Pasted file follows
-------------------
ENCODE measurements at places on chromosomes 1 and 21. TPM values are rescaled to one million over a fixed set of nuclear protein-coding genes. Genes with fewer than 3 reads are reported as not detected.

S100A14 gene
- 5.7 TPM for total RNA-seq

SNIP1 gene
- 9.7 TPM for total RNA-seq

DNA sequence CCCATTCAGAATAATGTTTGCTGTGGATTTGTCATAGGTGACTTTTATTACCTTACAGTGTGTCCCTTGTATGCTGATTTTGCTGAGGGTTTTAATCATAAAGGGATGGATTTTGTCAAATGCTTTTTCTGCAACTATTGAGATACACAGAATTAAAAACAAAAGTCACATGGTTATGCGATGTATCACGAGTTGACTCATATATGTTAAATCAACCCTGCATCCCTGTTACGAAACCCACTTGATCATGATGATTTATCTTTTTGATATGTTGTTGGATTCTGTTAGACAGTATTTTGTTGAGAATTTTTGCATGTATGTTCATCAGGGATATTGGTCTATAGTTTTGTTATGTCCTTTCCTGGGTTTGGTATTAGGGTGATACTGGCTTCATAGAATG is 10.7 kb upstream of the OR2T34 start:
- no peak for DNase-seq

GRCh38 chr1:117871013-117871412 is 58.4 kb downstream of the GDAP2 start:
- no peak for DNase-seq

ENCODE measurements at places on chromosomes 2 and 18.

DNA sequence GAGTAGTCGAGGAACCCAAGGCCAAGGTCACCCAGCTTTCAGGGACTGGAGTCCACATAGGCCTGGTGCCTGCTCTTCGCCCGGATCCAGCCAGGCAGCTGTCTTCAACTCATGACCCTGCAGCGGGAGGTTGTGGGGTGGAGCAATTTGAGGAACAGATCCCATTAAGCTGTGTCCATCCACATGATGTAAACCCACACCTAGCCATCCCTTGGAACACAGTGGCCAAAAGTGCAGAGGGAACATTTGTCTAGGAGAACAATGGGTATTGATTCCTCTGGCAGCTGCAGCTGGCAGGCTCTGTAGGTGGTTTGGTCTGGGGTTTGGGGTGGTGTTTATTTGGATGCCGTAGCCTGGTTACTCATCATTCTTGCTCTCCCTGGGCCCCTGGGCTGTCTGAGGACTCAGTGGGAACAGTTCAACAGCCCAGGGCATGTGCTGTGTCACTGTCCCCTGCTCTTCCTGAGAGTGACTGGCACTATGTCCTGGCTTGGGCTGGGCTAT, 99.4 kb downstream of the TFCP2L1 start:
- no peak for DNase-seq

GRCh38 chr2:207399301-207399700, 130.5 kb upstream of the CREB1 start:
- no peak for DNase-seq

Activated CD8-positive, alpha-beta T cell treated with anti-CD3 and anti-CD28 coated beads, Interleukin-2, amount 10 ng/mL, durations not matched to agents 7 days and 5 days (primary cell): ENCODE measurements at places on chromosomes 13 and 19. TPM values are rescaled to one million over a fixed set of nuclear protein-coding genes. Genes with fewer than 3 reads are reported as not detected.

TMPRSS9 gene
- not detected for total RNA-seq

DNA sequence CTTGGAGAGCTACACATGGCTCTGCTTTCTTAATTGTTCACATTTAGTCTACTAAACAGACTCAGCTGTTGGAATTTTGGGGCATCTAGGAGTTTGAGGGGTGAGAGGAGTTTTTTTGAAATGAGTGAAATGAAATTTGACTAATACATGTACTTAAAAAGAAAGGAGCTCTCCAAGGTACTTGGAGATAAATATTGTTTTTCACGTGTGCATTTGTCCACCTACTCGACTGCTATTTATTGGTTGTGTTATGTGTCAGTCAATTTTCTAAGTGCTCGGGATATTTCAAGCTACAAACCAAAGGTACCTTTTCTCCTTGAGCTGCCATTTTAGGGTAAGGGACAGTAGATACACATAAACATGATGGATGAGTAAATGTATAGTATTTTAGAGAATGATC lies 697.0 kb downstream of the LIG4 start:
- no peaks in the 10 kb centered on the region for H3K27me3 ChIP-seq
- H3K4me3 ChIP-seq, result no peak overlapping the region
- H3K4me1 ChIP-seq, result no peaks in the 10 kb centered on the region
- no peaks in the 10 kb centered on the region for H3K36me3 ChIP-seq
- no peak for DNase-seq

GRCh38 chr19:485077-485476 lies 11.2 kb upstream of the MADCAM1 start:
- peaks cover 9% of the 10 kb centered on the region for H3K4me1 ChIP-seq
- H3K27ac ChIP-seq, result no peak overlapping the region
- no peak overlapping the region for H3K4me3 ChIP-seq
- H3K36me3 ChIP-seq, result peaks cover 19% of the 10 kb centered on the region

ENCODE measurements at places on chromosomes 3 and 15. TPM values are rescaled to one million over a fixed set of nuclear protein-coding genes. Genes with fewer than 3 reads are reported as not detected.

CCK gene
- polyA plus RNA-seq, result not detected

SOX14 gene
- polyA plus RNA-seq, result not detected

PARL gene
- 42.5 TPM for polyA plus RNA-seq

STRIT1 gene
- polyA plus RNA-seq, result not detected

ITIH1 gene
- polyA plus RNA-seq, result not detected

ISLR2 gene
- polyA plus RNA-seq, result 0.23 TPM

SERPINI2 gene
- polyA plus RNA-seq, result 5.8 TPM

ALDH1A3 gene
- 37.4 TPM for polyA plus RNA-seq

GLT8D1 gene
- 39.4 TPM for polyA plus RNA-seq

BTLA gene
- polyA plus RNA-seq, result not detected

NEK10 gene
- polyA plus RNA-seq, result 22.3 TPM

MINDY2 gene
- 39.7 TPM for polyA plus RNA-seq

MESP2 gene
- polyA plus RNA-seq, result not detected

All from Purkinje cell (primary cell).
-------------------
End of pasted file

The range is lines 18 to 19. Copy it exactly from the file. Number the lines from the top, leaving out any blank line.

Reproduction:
DNA sequence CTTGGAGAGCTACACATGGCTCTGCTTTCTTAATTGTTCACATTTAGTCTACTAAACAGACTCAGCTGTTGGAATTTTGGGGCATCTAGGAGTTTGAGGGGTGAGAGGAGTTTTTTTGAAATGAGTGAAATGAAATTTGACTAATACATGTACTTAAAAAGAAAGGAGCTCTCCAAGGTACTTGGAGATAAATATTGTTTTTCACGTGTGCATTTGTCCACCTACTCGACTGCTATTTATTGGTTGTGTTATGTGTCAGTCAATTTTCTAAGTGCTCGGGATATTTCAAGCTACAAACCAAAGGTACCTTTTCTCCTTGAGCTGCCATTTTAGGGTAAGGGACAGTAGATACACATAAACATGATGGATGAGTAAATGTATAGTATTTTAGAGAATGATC lies 697.0 kb downstream of the LIG4 start:
- no peaks in the 10 kb centered on the region for H3K27me3 ChIP-seq